Public equity and venture-capital-oriented stock are different vehicles for different kinds of investors. Public equity is liquid and heavily regulated. Venture capital (VC) is often less liquid and subject to fewer regulations. Many publicly traded companies are large and well-known, whereas a startup can be just an inventor in his garage. This also implies that the market usually has more information about public companies, whereas good VC investments are harder to find and more opaque. While gains and losses are possible with both, VC is often riskier (and more rewarding).
For public stocks, go with what you know.
When Angela Merkel, Mark Zuckerberg or members of the World Economic Forum want to understand how the technology of the present is shaping the future, they consult Yuval Noah Harari. Harari’s influence is deserved: An Oxford-educated historian based in his (and my) native Israel, his books integrate history, philosophy, theology, neuroscience, ethology, computer science, film criticism and meditation.
Harari is a thoughtful generalist who makes insightful connections between disparate subjects. …
The experts predicted it. They’ve been trying to alert the rest, but few pay them any mind. It’s now affecting aspects of our lives that we never anticipated: healthcare, education, employment, and even national security. We hear that our lives will never be the same, but how many really believe what they’re being told … or can even understand what’s happening?
2020 released unprecedented black swans responsible for the deepest global market crash we’ve seen in a century. With an unavoidable recession in the cards, what can we expect in the coming months? How quickly can markets, societies, and small businesses recover? Can they at all?
The past decade was successful overall, showcasing phenomenal four-times S&P growth and close to seven-times Nasdaq growth. After crashing in March 2009, both rose in the face of adversity by mid-February 2020. But that all changed by March 2020.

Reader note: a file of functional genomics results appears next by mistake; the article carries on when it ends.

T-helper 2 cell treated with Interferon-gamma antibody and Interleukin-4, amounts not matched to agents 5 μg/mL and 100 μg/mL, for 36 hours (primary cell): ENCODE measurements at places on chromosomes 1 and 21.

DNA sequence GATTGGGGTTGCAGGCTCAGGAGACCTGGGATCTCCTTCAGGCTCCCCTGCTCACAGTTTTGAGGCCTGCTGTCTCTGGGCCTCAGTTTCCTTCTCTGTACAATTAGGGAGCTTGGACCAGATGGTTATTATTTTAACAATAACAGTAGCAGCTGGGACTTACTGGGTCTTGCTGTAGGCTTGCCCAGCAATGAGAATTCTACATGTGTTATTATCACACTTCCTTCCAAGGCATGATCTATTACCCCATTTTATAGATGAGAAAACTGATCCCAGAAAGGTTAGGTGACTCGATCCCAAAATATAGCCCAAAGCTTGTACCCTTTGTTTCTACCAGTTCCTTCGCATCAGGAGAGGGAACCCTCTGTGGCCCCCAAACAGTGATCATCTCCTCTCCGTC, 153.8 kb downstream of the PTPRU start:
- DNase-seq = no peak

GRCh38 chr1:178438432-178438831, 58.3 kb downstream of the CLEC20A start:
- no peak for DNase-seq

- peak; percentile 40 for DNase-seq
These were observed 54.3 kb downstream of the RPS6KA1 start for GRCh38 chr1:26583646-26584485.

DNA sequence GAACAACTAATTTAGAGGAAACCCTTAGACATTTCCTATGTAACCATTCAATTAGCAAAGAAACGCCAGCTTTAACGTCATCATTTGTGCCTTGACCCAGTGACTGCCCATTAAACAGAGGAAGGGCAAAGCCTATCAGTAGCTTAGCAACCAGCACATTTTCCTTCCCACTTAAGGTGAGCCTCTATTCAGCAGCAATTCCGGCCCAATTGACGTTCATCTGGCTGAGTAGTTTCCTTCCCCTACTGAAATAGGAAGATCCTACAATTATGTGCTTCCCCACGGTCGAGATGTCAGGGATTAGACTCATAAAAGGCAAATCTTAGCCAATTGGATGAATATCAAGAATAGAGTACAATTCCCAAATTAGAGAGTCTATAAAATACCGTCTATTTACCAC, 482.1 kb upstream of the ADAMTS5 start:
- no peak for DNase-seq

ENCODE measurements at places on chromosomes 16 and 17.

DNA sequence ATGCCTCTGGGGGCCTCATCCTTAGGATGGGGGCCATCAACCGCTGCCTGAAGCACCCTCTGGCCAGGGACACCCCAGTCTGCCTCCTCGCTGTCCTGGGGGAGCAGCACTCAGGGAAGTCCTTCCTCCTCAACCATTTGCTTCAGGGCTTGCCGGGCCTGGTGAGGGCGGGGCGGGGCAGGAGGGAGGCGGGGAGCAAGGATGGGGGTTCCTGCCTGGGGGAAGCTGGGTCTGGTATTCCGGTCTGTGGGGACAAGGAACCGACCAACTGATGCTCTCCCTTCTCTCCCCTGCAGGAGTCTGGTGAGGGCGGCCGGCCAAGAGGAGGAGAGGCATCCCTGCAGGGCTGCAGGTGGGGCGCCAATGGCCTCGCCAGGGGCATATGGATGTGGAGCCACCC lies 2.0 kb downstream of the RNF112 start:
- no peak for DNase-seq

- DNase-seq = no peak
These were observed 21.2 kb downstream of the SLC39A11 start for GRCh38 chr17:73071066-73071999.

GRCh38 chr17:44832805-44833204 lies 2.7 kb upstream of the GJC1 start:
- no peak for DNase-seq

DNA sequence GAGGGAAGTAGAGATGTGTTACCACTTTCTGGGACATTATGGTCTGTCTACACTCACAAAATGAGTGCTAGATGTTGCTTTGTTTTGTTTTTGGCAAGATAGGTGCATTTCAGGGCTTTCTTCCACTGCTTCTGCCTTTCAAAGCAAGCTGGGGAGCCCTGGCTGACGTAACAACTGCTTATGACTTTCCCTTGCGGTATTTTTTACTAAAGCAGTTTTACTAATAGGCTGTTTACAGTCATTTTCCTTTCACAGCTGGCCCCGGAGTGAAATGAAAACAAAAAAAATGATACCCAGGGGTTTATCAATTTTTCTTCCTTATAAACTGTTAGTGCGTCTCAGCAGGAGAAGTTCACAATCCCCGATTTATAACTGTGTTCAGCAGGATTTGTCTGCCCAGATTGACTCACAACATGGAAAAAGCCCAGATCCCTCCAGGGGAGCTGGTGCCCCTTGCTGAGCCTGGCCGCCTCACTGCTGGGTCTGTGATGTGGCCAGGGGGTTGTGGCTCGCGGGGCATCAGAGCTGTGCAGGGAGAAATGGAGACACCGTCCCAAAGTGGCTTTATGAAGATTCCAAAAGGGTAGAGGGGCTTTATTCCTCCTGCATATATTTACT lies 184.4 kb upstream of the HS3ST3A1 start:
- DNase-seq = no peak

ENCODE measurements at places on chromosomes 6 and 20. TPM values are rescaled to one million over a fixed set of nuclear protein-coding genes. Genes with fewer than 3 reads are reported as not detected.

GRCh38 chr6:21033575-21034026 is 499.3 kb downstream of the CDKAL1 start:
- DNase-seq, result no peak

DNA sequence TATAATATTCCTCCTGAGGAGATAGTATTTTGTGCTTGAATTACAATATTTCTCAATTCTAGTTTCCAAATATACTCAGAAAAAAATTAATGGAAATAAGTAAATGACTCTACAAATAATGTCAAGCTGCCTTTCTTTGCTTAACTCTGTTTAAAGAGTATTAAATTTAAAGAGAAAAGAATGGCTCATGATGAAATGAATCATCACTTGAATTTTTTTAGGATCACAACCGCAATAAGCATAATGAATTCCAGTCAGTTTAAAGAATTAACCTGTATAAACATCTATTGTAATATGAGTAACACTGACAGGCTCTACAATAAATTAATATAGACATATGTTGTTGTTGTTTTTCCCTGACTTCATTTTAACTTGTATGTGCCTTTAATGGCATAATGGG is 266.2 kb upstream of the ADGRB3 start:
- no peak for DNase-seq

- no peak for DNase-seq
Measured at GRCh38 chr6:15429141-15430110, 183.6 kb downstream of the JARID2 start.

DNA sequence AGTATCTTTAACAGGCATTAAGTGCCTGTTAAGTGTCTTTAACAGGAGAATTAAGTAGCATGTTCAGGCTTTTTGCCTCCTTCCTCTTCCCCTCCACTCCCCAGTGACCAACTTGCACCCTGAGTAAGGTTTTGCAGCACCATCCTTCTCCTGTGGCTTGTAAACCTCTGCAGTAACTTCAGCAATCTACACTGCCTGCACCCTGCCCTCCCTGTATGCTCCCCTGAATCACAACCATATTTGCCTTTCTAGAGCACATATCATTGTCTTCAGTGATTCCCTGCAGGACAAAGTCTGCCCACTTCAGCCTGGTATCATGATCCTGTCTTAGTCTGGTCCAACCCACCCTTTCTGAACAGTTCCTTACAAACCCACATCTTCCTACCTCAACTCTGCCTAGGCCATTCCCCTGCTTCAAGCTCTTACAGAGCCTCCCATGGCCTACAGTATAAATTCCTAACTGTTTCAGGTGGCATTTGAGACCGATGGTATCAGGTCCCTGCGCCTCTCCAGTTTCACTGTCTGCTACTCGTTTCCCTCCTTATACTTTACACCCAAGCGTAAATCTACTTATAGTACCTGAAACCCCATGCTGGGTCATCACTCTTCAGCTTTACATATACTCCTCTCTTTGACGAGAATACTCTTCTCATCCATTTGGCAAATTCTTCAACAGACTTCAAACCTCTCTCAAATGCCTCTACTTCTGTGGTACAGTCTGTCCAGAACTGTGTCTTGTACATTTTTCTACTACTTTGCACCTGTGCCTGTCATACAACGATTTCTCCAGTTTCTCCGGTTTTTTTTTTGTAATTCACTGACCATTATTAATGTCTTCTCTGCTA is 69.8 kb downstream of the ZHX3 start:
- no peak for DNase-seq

In just a few short weeks, both S&P and Nasdaq plummeted by around 40%. Historical data…
I found myself participating these days in different interviews and video podcasts, answering many questions asked by entrepreneurs and venture capital investors. I’d like to share a few thoughts here as well:
How VCs respond:
All experienced VCs, including our firm Scale-Up, have already proactively responded to the crisis by the end of February, early March. We have all talked to our CEOs and called for extraordinary board meetings. Sequoia has released its open letter to the founders and CEOs on March 5.
Most VCs who aren’t new to this business put all their attention on their existing portfolio companies…
Silicon Valley Set to Become America’s Official 51st State
From Alabama through to Wyoming, we all know the 50 United States of America. Or…do we? History as we know it is changing lanes with the potential emergence of America’s newest official state, Silicon Valley.
My name is Alex Lazovsky, a venture capitalist from Palo Alto, CA. I recently raised $100M to turn this global hub of tech and innovation into its very own state.
Surprisingly, I’m not the first to tackle this challenging mission.
Famous venture capitalist investor, Tim Draper, tried and failed to make Silicon Valley a state. Unfortunately…
2013 was a simpler time to invest in unicorns. There were only 39 private startups valued at $1 billion or more; 37 of them were based in the U.S., and their collective value was around $150 billion (excluding Facebook, which accounted for nearly half the total).
How things have changed. In Q4 2019, there were over 500 unicorns spanning 24 countries and collectively valued at over $2 trillion. Dozens of unicorns join the list each month.
But a unicorn boom is not necessarily a unicorn bubble. Given low interest rates, continued growth in technology and recent regulatory perks, investing in…